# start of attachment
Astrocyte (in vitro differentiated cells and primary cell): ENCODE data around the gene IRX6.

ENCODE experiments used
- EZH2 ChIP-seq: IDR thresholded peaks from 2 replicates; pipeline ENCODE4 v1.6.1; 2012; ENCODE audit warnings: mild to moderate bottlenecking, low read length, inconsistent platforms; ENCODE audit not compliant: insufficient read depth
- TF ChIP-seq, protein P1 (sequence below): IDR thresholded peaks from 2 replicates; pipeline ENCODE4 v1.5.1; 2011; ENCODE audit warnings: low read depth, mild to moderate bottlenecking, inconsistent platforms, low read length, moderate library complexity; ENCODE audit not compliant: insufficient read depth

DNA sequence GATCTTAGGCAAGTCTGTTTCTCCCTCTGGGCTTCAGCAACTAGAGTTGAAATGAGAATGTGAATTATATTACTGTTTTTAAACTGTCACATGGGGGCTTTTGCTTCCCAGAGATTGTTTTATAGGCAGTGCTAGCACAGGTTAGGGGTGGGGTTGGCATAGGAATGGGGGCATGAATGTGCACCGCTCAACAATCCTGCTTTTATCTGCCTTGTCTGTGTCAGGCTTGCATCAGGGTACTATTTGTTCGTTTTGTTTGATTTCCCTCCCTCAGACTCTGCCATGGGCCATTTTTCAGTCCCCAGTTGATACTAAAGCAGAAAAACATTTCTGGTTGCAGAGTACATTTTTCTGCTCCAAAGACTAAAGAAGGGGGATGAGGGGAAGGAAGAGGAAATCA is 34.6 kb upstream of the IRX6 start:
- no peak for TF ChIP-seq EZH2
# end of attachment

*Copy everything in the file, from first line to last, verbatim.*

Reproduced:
Astrocyte (in vitro differentiated cells and primary cell): ENCODE data around the gene IRX6.

ENCODE experiments used
- EZH2 ChIP-seq: IDR thresholded peaks from 2 replicates; pipeline ENCODE4 v1.6.1; 2012; ENCODE audit warnings: mild to moderate bottlenecking, low read length, inconsistent platforms; ENCODE audit not compliant: insufficient read depth
- TF ChIP-seq, protein P1 (sequence below): IDR thresholded peaks from 2 replicates; pipeline ENCODE4 v1.5.1; 2011; ENCODE audit warnings: low read depth, mild to moderate bottlenecking, inconsistent platforms, low read length, moderate library complexity; ENCODE audit not compliant: insufficient read depth

DNA sequence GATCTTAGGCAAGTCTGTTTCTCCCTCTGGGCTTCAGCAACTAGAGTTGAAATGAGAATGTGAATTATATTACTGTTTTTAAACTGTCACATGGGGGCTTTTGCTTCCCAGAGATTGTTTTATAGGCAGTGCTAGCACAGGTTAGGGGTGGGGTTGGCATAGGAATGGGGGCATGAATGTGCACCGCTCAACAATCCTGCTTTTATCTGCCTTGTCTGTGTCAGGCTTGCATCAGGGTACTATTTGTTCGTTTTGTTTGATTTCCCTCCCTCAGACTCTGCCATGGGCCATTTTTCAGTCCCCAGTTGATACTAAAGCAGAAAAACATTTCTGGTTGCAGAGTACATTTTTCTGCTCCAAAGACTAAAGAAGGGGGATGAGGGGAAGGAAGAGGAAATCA is 34.6 kb upstream of the IRX6 start:
- no peak for TF ChIP-seq EZH2